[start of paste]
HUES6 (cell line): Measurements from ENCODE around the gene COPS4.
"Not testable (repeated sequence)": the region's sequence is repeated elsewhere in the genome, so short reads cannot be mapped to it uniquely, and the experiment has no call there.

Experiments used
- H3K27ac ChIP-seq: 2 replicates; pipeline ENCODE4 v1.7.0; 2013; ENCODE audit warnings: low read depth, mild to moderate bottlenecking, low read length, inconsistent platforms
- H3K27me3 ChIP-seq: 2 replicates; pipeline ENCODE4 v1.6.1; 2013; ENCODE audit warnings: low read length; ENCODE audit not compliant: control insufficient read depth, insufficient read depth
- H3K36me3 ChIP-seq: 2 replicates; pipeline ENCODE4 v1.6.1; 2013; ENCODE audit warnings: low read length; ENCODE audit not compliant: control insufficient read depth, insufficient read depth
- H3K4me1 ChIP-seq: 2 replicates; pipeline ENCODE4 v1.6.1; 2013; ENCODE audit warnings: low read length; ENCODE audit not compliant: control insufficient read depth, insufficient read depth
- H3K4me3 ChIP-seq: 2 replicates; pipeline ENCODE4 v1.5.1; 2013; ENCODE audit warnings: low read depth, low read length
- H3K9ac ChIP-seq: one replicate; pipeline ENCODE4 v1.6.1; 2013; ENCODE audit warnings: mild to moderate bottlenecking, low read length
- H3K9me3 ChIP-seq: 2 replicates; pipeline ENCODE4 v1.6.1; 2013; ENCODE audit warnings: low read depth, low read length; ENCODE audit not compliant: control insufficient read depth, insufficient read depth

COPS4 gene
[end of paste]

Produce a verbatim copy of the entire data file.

HUES6 (cell line): Measurements from ENCODE around the gene COPS4.
"Not testable (repeated sequence)": the region's sequence is repeated elsewhere in the genome, so short reads cannot be mapped to it uniquely, and the experiment has no call there.

Experiments used
- H3K27ac ChIP-seq: 2 replicates; pipeline ENCODE4 v1.7.0; 2013; ENCODE audit warnings: low read depth, mild to moderate bottlenecking, low read length, inconsistent platforms
- H3K27me3 ChIP-seq: 2 replicates; pipeline ENCODE4 v1.6.1; 2013; ENCODE audit warnings: low read length; ENCODE audit not compliant: control insufficient read depth, insufficient read depth
- H3K36me3 ChIP-seq: 2 replicates; pipeline ENCODE4 v1.6.1; 2013; ENCODE audit warnings: low read length; ENCODE audit not compliant: control insufficient read depth, insufficient read depth
- H3K4me1 ChIP-seq: 2 replicates; pipeline ENCODE4 v1.6.1; 2013; ENCODE audit warnings: low read length; ENCODE audit not compliant: control insufficient read depth, insufficient read depth
- H3K4me3 ChIP-seq: 2 replicates; pipeline ENCODE4 v1.5.1; 2013; ENCODE audit warnings: low read depth, low read length
- H3K9ac ChIP-seq: one replicate; pipeline ENCODE4 v1.6.1; 2013; ENCODE audit warnings: mild to moderate bottlenecking, low read length
- H3K9me3 ChIP-seq: 2 replicates; pipeline ENCODE4 v1.6.1; 2013; ENCODE audit warnings: low read depth, low read length; ENCODE audit not compliant: control insufficient read depth, insufficient read depth

COPS4 gene